Empire State sets Clean Concrete procurement, EPD submittal terms

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Sources: Office of New York Governor Kathy Hochul; CP staff

Beginning in January 2025, concrete producers will be required to provide environmental product declarations for New York State agency project deliveries above $1 million and 50 yards, or NYS Department of Transportation work above $3 million and 200 yards. Under just-adopted Buy Clean Concrete guidelines, producers will also need to demonstrate that their mix materials exhibit environmental impact below certain thresholds. The guidelines include exceptions for emergency projects and those requiring high-strength or fast-setting concrete mixes, and do not apply to state authorities.

Governor Kathy Hochul at 2022 project kick off.

“Adopting Buy Clean Concrete guidelines marks a monumental step in our journey towards a more sustainable and eco-friendly New York State,” says Governor Kathy Hochul. “By setting mandatory emissions limits on concrete used in state-funded projects, we’re creating a tangible roadmap for reducing greenhouse gas emissions across the board.” 

“The guidelines go a long way to encourage collaboration between all stakeholders, sharing best practices with a common goal for reduced greenhouse gas emissions and lowering our collective carbon footprint,” adds NYSDOT Commissioner Marie Therese Dominguez.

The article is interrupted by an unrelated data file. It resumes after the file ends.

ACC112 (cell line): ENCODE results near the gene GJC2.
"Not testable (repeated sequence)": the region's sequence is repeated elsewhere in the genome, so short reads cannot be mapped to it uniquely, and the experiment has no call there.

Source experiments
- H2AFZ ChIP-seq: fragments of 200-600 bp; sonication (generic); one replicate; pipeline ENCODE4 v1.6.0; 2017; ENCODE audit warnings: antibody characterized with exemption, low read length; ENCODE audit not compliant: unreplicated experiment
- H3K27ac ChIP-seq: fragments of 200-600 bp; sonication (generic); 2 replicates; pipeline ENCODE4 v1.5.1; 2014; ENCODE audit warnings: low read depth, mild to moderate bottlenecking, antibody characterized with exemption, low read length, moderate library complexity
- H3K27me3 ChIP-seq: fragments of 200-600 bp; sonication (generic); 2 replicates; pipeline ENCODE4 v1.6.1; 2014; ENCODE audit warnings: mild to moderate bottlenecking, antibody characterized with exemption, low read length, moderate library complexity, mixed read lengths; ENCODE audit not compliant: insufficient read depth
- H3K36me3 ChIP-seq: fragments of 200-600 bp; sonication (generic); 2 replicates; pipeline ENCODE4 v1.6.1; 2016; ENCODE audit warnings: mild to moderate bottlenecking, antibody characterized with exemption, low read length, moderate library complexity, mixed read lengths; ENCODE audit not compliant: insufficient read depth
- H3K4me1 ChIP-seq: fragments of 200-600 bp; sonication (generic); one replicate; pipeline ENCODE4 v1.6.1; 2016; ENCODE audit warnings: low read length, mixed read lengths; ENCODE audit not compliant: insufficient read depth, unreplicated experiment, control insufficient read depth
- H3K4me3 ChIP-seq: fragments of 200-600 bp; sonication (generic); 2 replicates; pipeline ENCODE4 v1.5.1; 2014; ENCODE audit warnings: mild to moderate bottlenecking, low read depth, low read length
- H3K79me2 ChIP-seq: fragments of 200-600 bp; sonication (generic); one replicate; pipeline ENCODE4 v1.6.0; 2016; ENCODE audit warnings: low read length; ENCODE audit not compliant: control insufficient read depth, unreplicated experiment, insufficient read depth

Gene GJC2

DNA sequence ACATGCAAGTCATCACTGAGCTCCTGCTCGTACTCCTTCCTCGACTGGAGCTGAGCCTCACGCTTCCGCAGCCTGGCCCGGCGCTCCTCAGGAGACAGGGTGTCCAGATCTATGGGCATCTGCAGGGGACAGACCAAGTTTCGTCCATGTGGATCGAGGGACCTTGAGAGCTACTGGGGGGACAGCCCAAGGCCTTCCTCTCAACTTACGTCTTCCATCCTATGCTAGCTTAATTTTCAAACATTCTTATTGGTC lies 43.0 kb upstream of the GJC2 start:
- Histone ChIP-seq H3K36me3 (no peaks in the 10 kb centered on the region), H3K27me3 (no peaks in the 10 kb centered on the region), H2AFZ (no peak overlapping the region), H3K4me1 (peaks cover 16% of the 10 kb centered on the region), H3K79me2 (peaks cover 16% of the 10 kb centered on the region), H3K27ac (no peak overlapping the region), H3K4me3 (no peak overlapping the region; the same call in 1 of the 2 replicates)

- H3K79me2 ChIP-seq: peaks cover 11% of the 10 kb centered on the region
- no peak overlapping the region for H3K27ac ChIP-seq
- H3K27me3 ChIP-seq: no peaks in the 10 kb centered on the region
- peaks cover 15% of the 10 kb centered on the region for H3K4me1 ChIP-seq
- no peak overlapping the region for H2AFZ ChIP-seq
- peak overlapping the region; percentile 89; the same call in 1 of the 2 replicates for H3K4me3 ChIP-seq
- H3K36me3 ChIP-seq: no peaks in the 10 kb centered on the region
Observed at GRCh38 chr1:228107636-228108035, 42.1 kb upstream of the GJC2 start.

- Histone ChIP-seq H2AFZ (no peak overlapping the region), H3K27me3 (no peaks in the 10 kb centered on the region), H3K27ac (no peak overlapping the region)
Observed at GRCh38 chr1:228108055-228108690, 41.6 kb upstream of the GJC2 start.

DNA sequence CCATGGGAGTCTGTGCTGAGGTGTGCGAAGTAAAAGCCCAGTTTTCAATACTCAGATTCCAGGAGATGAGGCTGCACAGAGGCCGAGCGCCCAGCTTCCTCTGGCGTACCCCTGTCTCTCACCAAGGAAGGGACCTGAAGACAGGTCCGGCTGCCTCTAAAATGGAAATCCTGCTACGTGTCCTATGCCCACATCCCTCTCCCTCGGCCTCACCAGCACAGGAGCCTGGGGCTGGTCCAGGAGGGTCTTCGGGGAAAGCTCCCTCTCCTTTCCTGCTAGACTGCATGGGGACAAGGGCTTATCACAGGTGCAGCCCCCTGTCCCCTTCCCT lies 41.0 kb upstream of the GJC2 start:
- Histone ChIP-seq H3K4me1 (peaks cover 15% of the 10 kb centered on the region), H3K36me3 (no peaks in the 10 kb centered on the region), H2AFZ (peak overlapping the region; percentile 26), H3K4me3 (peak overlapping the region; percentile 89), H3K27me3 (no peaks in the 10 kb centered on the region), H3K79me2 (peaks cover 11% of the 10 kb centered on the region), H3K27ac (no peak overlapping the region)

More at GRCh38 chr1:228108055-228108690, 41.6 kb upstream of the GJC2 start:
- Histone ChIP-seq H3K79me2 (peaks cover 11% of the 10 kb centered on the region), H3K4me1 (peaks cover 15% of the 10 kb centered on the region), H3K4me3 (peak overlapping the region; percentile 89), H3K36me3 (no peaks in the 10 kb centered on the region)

The New York Office of General Services and New York State Energy Research and Development Authority oversaw Buy Clean Concrete development. A stakeholder group convened to gain insight on low embodied carbon concrete included representatives of NYSDOT, New York Department of Environmental Conservation, Metropolitan Transportation Authority, and Port Authority of New York and New Jersey, plus licensed professional engineers, registered architects and construction interests. 

“New York State is a leader in targeting lower carbon concrete mixes, conduct[ing] meaningful stakeholder consults that resulted in achievable initial carbon limits with phased reductions over time,” observes Jordan Palmeri, senior researcher at the University of Washington-hosted Carbon Leadership Forum.

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